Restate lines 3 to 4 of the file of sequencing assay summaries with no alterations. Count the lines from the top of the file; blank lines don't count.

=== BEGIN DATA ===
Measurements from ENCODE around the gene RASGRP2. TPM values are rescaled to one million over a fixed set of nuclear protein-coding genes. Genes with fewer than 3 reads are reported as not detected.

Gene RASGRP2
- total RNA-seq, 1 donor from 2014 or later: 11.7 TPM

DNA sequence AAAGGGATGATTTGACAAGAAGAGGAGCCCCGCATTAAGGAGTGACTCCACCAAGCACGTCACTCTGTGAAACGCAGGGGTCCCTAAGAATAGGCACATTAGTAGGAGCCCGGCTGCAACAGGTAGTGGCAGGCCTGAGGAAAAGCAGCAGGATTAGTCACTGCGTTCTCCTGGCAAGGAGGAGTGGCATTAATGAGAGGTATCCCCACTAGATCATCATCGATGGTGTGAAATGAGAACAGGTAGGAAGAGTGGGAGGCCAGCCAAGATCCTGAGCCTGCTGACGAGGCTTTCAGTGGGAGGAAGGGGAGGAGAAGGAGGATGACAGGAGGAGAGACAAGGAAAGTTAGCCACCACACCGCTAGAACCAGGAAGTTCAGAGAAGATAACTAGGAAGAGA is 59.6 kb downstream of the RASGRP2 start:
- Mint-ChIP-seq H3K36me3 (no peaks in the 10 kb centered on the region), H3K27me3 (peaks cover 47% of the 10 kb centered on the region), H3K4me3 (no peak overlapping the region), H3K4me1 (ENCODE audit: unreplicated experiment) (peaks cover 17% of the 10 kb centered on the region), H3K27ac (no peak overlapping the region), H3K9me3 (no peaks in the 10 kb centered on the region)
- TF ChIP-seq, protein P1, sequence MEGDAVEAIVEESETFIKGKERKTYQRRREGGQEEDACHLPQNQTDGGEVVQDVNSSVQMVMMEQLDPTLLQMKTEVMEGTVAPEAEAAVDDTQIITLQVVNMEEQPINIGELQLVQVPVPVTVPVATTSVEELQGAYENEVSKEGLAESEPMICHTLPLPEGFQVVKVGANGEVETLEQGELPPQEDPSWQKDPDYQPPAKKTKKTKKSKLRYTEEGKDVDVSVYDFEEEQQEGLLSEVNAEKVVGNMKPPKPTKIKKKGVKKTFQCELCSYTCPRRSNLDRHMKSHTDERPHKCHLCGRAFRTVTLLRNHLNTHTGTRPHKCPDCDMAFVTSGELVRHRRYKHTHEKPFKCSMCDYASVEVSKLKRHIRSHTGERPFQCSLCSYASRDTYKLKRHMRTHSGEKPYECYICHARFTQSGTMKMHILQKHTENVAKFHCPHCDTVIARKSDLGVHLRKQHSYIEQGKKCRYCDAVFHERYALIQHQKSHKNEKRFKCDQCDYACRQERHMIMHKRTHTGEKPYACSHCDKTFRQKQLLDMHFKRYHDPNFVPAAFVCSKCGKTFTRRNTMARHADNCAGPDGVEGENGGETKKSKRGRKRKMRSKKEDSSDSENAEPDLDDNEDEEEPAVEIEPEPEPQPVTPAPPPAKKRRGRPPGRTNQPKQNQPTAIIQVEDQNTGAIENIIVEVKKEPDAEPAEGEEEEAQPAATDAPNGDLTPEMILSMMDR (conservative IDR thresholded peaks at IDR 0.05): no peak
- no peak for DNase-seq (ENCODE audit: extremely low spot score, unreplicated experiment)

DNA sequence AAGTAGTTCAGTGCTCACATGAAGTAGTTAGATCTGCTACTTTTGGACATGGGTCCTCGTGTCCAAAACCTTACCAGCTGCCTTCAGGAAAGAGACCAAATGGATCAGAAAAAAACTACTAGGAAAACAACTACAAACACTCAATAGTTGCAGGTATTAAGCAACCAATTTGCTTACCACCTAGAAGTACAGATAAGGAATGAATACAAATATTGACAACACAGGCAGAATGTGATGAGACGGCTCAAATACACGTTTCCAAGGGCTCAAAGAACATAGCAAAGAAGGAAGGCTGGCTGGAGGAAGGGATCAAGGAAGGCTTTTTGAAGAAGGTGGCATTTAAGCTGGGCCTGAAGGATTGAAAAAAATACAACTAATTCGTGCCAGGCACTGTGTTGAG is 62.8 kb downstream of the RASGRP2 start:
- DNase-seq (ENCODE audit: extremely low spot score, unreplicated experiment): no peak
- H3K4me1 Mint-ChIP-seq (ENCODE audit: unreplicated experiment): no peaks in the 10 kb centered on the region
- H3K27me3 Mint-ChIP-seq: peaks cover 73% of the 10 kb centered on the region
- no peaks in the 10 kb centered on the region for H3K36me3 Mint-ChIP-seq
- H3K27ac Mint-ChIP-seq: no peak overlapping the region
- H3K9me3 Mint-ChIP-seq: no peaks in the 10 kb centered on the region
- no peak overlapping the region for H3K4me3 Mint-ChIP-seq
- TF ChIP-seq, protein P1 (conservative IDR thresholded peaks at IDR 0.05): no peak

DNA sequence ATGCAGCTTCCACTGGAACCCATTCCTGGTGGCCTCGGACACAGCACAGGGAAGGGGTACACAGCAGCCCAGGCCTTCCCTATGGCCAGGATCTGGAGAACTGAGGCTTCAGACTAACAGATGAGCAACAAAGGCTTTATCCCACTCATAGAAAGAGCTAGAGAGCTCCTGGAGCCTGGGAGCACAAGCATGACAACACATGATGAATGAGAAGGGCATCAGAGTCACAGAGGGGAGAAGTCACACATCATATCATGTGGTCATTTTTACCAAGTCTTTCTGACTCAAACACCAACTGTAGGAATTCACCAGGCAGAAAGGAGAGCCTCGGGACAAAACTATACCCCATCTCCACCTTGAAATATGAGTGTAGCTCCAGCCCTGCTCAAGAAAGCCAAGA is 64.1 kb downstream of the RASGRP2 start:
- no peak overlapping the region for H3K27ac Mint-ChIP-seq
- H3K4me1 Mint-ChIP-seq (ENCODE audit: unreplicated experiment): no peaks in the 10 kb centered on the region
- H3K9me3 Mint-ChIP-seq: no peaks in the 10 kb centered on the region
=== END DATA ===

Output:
- total RNA-seq, 1 donor from 2014 or later: 11.7 TPM

DNA sequence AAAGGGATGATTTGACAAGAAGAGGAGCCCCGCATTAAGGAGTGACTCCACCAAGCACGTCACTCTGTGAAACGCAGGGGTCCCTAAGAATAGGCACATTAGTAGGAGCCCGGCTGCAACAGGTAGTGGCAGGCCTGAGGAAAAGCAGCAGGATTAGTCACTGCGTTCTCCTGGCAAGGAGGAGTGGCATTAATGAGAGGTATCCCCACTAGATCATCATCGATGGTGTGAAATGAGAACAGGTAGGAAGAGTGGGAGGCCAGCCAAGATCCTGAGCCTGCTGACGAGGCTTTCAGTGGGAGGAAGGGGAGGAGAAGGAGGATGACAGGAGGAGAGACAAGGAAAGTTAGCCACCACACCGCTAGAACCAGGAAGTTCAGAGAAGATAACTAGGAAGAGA is 59.6 kb downstream of the RASGRP2 start: